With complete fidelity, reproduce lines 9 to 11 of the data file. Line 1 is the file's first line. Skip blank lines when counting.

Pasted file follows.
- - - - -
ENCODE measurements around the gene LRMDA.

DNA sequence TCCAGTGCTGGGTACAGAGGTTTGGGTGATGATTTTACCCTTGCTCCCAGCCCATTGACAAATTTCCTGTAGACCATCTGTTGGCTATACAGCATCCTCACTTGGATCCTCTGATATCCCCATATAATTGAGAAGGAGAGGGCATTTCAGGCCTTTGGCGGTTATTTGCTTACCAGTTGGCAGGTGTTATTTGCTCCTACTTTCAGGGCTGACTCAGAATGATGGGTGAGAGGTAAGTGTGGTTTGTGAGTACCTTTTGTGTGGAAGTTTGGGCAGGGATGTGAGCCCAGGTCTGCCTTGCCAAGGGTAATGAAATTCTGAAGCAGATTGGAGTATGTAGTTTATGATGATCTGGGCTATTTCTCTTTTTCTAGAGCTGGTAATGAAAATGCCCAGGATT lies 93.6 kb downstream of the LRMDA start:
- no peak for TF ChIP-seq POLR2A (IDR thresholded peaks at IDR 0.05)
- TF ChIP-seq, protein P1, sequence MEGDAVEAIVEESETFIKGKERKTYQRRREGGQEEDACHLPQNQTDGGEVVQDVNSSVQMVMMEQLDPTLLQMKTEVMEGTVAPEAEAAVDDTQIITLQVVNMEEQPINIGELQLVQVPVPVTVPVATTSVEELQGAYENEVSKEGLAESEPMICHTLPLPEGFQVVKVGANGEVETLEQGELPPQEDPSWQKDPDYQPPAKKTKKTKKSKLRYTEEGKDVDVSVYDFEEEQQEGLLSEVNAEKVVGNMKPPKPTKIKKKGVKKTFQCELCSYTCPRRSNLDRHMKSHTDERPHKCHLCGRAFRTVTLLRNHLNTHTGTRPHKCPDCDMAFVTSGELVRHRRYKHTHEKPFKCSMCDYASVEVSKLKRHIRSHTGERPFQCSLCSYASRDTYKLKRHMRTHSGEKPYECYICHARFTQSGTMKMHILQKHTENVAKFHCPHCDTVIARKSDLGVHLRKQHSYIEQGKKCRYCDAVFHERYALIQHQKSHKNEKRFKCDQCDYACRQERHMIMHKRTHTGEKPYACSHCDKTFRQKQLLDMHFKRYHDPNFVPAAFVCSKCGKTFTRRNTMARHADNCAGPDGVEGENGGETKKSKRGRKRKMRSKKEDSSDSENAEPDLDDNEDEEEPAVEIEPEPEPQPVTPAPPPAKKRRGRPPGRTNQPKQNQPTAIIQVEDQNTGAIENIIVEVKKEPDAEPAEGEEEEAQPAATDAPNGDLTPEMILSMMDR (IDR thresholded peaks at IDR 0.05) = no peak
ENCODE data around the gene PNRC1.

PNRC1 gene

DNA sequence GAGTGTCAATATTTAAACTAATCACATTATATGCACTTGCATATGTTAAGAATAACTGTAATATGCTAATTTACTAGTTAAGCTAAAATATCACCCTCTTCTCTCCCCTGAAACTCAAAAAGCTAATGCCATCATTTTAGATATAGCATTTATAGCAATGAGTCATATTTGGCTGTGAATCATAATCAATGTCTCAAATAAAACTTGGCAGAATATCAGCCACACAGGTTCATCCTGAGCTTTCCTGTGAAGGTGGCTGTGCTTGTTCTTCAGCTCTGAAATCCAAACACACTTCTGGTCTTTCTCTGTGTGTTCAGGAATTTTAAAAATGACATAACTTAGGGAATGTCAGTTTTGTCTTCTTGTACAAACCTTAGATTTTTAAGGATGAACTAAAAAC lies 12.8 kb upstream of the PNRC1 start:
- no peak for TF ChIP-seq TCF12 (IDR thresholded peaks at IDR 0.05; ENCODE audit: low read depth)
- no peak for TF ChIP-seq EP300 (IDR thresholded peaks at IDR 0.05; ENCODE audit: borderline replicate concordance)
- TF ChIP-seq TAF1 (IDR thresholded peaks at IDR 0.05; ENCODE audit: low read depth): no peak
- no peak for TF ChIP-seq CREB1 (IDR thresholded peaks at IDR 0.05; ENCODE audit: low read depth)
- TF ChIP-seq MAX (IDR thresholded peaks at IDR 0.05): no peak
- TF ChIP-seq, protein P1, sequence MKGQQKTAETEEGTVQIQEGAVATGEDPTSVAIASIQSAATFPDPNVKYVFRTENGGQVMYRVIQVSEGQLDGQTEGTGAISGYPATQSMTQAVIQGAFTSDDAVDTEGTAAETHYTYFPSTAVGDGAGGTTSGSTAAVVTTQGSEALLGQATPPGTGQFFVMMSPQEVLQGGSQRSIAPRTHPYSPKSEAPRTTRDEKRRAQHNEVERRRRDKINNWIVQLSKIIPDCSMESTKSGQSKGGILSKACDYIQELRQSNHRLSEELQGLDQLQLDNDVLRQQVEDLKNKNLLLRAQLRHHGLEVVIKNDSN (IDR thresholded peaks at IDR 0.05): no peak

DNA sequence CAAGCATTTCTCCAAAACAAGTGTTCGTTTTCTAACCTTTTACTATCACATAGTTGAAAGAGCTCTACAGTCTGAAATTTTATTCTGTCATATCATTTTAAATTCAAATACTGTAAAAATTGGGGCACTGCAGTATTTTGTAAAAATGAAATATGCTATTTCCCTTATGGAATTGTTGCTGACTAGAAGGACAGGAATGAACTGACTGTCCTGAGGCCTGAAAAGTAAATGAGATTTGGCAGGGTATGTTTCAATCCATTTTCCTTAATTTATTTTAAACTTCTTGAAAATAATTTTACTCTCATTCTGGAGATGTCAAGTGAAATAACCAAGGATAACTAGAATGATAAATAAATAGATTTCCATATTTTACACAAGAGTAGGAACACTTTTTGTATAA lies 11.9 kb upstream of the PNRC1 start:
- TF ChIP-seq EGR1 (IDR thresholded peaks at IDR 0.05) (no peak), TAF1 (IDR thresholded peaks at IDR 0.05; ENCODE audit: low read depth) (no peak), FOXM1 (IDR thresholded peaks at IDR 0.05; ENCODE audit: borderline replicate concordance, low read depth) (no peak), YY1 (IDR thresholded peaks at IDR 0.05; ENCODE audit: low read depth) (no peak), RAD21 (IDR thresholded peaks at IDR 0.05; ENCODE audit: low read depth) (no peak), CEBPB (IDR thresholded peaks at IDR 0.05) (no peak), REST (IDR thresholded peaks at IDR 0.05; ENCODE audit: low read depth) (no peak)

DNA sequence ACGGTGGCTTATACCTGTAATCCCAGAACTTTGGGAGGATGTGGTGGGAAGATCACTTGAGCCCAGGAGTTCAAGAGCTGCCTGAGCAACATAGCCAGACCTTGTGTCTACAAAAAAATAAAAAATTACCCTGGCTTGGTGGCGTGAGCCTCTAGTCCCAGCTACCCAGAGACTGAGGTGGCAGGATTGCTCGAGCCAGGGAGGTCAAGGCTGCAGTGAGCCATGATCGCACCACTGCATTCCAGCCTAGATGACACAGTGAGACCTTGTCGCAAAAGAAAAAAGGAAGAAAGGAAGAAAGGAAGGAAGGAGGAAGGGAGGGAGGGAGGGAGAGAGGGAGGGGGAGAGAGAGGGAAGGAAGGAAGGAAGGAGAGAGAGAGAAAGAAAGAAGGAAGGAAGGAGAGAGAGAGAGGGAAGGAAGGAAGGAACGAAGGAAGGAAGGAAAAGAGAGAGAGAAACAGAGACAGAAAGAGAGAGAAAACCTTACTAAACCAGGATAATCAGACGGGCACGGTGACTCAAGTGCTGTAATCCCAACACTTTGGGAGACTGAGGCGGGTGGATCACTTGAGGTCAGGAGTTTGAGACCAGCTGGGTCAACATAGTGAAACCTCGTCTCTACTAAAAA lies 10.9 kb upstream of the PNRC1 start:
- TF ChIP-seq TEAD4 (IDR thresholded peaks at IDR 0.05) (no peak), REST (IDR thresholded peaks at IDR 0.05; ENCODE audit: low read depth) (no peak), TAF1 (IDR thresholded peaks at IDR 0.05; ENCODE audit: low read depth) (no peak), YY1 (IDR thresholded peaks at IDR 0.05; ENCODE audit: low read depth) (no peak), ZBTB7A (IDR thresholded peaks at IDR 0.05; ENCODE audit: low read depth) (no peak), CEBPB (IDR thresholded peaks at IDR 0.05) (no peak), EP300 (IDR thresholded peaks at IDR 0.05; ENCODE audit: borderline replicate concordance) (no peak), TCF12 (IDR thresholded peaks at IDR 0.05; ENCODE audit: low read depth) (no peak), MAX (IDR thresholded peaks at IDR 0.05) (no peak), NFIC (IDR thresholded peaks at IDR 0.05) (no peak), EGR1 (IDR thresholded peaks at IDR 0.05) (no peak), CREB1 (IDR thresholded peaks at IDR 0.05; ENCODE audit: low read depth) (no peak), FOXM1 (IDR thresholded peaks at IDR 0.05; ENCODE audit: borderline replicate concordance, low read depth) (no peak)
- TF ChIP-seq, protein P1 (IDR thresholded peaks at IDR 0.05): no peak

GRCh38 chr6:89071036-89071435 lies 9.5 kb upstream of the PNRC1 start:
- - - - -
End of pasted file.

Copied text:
- no peak for TF ChIP-seq EP300 (IDR thresholded peaks at IDR 0.05; ENCODE audit: borderline replicate concordance)
- TF ChIP-seq TAF1 (IDR thresholded peaks at IDR 0.05; ENCODE audit: low read depth): no peak
- no peak for TF ChIP-seq CREB1 (IDR thresholded peaks at IDR 0.05; ENCODE audit: low read depth)